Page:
New Haven Public Schools Celebrations
NEW HAVEN – Peter Dimoulas, science teacher at Hill Career Regional High School will be honored by the New Haven Manufacturers’ Association in helping students investigate careers in STEM (science, technology, engineering and mathematics) fields as part of a new course this fall.
The class, STEM Careers, is a half-year program for sophomores, juniors and seniors that will provide students with valuable first-hand experience in some of the fastest growing STEM-related occupations in Connecticut. They will work with local businesses to see what life is like as a professional in an array of STEM-related jobs, such as a chemist, biologist, machinist, and engineer.
The new course is one of several initiatives in which New Haven Public Schools is teaming up with other community organizations, such as the New Haven Manufacturers’ Association (NHMA), the Office for STEM Innovation and Leadership (STEM-IL) at Southern Connecticut State University (SCSU), CONNSTEP and the New Haven Science Fair. SCSU and the City of New Haven also recently announced a BioScience Pathway partnership.
“We are proud to be working with our community partners to ensure that our students are not only aware of exciting career and educational opportunities available to graduates among the local business and educational community, but also that they possess the skills and knowledge required to be successful,” said Peter Dimoulas, coordinator of the Career High School program. “These collaborative efforts simultaneously address the needs of local businesses and contribute to the greater community by elevating student success.”
Dimoulas will be honored with an award from NHMA later this month for his role in developing cutting-edge STEM opportunities and programs at Career, such as this new course. The award will be made at the July 28 Manufacturing and Materials Summer Institute at Southern Connecticut State University, at which Connecticut Department of Education Commissioner Dianna Wentzell will speak (11:30 am at the SCSU School of Business)
“At Southern, one of our goals is to assist area schools in the development of courses and programs that will bolster the sciences in Connecticut,” said Christine Broadbridge, director of STEM initiatives at SCSU and a coordinator of the summer institute. “Since participating in the Institute’s first offering, Peter has worked tirelessly to promote STEM at Career, and more broadly, throughout the region. His work with the local business community is a stellar example of the kind of teamwork that we are trying to achieve. The promotion of STEM is becoming increasingly important as jobs in the STEM fields are projected to grow dramatically in the decades ahead.”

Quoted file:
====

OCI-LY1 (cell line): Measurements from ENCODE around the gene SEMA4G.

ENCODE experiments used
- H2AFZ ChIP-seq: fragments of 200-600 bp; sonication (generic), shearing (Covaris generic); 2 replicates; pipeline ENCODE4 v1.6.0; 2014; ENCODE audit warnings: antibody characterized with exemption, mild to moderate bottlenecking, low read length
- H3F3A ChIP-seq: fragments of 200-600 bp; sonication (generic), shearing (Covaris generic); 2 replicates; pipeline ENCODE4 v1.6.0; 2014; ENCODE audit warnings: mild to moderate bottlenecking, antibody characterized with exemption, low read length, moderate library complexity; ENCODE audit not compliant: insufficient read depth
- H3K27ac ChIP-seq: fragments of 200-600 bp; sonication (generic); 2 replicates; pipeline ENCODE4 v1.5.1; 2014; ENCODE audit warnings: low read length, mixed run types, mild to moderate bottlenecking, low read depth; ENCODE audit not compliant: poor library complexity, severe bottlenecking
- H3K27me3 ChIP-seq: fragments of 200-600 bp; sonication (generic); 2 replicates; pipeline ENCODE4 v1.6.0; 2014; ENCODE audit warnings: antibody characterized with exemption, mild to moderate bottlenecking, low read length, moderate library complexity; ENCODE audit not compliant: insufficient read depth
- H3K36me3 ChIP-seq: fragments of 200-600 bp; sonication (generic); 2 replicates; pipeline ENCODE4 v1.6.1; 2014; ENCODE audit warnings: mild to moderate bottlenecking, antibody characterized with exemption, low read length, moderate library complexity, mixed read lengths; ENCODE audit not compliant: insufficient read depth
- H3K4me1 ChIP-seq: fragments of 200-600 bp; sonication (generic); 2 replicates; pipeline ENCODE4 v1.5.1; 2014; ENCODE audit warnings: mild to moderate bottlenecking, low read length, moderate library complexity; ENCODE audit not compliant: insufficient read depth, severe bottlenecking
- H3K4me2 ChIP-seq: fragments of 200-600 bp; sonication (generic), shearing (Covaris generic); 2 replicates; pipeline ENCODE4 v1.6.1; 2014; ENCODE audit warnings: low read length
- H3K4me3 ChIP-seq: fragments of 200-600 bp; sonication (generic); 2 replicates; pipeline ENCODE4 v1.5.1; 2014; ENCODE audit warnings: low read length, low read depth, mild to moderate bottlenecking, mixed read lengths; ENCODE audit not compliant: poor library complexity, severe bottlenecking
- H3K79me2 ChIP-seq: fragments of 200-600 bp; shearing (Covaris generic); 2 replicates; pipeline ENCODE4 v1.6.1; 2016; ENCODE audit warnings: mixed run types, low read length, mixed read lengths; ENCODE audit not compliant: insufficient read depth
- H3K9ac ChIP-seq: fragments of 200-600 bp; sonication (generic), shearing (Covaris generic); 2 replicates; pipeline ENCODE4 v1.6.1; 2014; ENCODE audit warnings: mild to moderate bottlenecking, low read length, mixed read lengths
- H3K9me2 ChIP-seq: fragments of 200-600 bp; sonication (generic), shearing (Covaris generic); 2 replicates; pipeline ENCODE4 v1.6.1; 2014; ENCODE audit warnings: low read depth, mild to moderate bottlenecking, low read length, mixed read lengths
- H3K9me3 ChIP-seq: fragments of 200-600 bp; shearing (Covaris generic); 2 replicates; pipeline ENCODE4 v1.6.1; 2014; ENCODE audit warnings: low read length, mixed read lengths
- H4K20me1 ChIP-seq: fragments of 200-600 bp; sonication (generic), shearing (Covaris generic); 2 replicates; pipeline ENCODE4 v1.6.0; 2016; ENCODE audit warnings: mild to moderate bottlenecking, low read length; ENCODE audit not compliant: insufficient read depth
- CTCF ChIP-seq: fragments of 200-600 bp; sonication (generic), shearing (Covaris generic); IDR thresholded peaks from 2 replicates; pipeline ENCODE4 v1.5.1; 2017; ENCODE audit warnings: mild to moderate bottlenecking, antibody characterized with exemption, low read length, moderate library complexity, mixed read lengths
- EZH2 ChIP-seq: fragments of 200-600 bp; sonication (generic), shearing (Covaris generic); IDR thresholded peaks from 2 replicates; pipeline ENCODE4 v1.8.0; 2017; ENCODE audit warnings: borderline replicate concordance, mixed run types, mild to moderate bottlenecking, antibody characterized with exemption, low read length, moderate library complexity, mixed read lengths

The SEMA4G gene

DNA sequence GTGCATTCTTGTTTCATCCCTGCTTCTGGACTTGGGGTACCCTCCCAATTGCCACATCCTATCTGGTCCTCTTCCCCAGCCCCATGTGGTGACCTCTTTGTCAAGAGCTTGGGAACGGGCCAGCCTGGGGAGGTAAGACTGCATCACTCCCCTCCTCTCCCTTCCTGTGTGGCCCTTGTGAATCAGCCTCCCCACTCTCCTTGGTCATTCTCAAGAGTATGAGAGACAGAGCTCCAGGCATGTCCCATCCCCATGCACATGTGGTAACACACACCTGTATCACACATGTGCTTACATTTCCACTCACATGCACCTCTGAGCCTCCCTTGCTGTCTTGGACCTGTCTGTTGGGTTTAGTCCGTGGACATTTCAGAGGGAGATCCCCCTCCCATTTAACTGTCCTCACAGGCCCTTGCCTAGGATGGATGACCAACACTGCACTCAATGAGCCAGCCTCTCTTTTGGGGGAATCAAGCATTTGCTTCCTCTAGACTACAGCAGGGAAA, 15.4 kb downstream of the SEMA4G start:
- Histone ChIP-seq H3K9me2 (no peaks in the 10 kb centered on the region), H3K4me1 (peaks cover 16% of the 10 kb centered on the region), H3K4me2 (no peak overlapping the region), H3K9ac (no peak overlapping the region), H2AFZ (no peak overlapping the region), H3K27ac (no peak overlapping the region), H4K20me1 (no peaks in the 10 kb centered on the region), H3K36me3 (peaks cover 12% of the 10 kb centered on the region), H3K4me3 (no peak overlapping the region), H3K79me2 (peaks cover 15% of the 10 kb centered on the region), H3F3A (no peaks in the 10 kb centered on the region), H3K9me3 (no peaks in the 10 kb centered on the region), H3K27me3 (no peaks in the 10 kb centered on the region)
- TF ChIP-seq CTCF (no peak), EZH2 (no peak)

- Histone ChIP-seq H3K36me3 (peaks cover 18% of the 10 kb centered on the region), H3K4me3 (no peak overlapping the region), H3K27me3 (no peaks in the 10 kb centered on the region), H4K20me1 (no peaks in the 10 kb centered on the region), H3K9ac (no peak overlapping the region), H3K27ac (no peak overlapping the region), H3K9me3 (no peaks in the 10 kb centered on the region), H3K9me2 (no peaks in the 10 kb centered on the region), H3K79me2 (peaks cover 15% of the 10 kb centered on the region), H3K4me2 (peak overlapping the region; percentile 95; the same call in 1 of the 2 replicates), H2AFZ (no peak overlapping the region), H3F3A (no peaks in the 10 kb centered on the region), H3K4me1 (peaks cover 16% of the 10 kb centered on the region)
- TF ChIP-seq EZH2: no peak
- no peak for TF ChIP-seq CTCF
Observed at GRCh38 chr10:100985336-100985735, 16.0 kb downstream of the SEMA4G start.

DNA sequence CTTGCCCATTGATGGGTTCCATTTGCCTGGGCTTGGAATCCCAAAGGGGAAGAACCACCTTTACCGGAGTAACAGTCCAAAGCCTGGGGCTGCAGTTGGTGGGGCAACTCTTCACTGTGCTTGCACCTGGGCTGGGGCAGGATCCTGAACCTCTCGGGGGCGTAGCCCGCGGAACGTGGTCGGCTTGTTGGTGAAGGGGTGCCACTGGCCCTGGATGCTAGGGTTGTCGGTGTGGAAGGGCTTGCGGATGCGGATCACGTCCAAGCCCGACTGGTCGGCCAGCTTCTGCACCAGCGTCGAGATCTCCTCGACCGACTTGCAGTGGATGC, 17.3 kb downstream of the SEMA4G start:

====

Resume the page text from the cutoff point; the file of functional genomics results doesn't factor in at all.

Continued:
Richard Therrien, science supervisor for the New Haven Public Schools, agreed. “Peter richly deserves this award for taking the initiative to make sure our students have the opportunity to explore the STEM fields,” Therrien said. “We want to increase the number of students selecting STEM careers and develop programs in the schools to help them do so.”
Other recent partnerships involving Career include working with the CRISP (Center for Research on Interface Structures and Phenomena) Collaborative Science for All, a team of educators and researchers who seek to provide STEM opportunities for students, as well as professional development programs for teachers and administrators.
To access the New Haven Independent coverage, click here.
To access News 8 coverage, click here.
On the agenda for a Special Board Meeting held on Monday, July 20th two students, rising senior Kimberly Sullivan of Sound School and rising junior, Coral Ortiz of Hillhouse High School were sworn in by Mayor Toni Harp to formally take their seats on the Board of Education.
In 2013 New Haven voters decided on a citywide charter revision referendum to create two student seats for student representatives on the Board of Education with the goal of strengthening youth voice in New Haven Public Schools and providing students an opportunity to have a stronger impact on their own education.
To read the Independent article, click here.